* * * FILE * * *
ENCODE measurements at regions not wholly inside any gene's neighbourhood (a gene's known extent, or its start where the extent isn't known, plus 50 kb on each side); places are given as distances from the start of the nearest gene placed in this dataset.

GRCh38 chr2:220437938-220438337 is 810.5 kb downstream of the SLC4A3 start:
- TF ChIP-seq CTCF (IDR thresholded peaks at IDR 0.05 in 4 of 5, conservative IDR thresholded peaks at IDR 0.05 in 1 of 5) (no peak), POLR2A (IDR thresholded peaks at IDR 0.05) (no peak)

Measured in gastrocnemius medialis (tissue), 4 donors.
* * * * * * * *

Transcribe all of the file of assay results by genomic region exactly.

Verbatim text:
ENCODE measurements at regions not wholly inside any gene's neighbourhood (a gene's known extent, or its start where the extent isn't known, plus 50 kb on each side); places are given as distances from the start of the nearest gene placed in this dataset.

GRCh38 chr2:220437938-220438337 is 810.5 kb downstream of the SLC4A3 start:
- TF ChIP-seq CTCF (IDR thresholded peaks at IDR 0.05 in 4 of 5, conservative IDR thresholded peaks at IDR 0.05 in 1 of 5) (no peak), POLR2A (IDR thresholded peaks at IDR 0.05) (no peak)

Measured in gastrocnemius medialis (tissue), 4 donors.